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Westport implements electric vehicle charging fees

Lily Rimm ’25
Westport will charge electric vehicle drivers fees at 35 charging stations across town and railroad lots, with a rate of 35 cents per kilowatt-hour and an additional idling fee at certain locations, to promote sustainable and economically viable EV use.

Charging electric vehicles at public stations in Westport will soon come with a cost, as the town prepares to implement fees starting March 11. 

This decision, approved in December, initially planned to launch with downtown parking limits and fees

Under the new system, users will pay 35 cents per kilowatt hour (kWh) for the first three hours of charging, with a $10 per hour idling charge after to discourage prolonged use of EV parking spaces. 

The fees will apply to various locations across town, including two charging stations at town hall, two at the library, 12 at the Bladwin parking lot, the Center for Senior Activities  lot and the two at the fire department. Following a 15-minute grace period, users will incur an additional idling fee of $10 per hour.  The intention is to dissuade individuals from occupying charging spaces beyond the specified time frame.

Similarly, the Westport and Greens Farms railroad stations will also implement a 35 cents per kWh charge, but without an idling fee. This exception is due to the commuting nature of vehicle owners at these stations, most of whom pay a railroad parking permit fee, making it impractical for them to relocate their vehicles beyond the initial three-hour limit. 

Westport was one of the first communities to install electric vehicle chargers around 2010, even though there were only six registered electric vehicles in town by 2011. As of July 2023, there were 1,447 registered electric vehicles in town. (Liora Perkins ’25)


Students and teachers at Staples who drive electric cars will be affected by these changes, as they utilize charging stations across the town. However, the charging stations at the Saugatuck and Greens Farms train stations will operate under a separate plan, with the same kWh rate but without an idling fee for permit holders.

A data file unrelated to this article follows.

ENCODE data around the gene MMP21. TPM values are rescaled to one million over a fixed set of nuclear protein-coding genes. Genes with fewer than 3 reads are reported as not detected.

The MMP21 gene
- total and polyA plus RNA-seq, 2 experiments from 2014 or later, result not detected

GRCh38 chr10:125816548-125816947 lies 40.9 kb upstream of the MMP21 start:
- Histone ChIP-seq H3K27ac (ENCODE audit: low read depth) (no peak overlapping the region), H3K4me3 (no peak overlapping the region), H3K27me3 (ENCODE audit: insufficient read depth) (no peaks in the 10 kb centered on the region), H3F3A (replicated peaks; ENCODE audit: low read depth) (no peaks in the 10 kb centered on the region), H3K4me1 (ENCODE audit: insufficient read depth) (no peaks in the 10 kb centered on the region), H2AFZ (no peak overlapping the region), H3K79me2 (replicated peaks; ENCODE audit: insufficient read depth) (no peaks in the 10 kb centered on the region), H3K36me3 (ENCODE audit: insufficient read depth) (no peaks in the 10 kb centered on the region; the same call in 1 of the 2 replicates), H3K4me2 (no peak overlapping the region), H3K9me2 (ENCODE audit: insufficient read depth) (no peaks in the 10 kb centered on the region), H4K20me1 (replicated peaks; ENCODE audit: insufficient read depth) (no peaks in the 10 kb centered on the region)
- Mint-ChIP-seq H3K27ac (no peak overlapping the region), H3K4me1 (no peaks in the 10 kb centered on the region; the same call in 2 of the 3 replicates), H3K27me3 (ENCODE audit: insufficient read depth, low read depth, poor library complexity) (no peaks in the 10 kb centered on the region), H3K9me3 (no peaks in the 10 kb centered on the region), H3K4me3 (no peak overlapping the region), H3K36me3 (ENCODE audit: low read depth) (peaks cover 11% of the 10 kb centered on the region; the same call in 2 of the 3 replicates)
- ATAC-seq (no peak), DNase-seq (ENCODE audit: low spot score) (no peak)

“The fees were most likely inevitable given the growing population of electric vehicles. However, if I was thinking about buying an electric vehicle to reduce my expenses on gas, this might deter me away from making the purchase,” Noah Wolff ’25 said.

Because Westport was an early adopter of electric vehicle chargers in the region, with installations dating back to 2010, the town saw an increase in electric vehicle registrations by July 2023, reaching 1,447 vehicles, accounting for about 7% of all vehicles in the town. 

Fees for charging vehicles will be 35 cents per kwh for the first three (3) hours. After a 15-minute grace period, users will be charged an idling fee of $10 per hour. This is intended to discourage individuals from occupying charging spaces beyond 3 hours. (Liora Perkins ’25)

Electric Vehicle charging stations will be available on a first-come, first-served basis. Users can make payments through QR codes displayed on the charging unit or via a third-party app. The strategic design of the plan aims to ensure competitiveness with other charging stations in the region while concurrently offering a sustainable and economically viable choice for electric vehicle owners.

The charging fees, which aim to align with rates at other stations in the area, are going to remain cost-effective and sustainable. Westport officials stress the importance of offering affordable and accessible charging options to encourage more people to switch to electric vehicles. 

“We believe that electric vehicles are the way of the future, and by offering affordable and accessible charging options, we hope to encourage more people to switch to electric vehicles.” First Selectwoman Jennifer Tooker said according to “This is a positive step towards a more sustainable and environmentally friendly future for our town.”


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About the Contributor
Liora Perkins '25, Web Opinions Editor
Web Opinions Editor Liora Perkins ’25 maintains a hectic schedule; juggling her dedication to Inklings, academics and dance.  Perkins thrives best in her hectic routine. For as long as Perkins can remember, she has been a dancer.   "I love dancing because of its great environment and community," Perkins said.  Similar to dance, Inklings have given Perkins a strong sense of community and passion. According to her, common interests create the strongest communities. She enjoys working with opinion pieces and reading people's viewpoints.  “I like the freedom Inklings gives me,” Perkins said. “I write about what I am interested in.”   

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